JC Bradbury, currently an economist at the University of the South, but soon to be sports economist at Kennesaw State University, has a wonderful site called Sabernomics. Today he posted a great essay detailing why home runs have increased in baseball. Bradbury dismisses the issue of steroids and instead builds upon the work of Stephen Jay Gould. Gould’s work is detailed in our book, and also was referenced heavily in a paper Marty and I published in Economic Inquiry entitled “On the Evolution of Competitive Balance.” It is nice to see a fellow sports economist also note the work of the late evolutionary biologist.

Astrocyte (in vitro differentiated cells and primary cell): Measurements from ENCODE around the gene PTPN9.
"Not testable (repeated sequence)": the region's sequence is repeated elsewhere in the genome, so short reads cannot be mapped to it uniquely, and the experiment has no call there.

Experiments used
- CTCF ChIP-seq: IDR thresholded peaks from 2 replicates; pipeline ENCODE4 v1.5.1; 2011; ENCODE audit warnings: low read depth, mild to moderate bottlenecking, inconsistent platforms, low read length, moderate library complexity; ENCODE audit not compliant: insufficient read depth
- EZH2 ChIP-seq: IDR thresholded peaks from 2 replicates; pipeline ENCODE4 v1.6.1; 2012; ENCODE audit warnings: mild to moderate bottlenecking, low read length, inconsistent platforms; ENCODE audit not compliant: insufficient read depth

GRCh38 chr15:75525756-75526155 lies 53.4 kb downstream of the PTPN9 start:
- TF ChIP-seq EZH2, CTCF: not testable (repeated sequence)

In addition to noting the work of Gould, Bradbury also referenced a paper, entitled “Steroids, Home Runs and the Laws of Genius” by Art De Vany. De Vany debunks the role steroids have played in baseball via a variety of methods; including a discussion of how taking steroids would not actually help a player hit more home runs. The role steroids would play in hitting home runs is outside my field of expertise, but it would be interesting to see how sport scientists would react to De Vany’s arguments. If a player took steroids would he be able to hit more home runs? Conventional wisdom says yes, but De Vany is clearly saying this is wrong. Anyone else care to comment?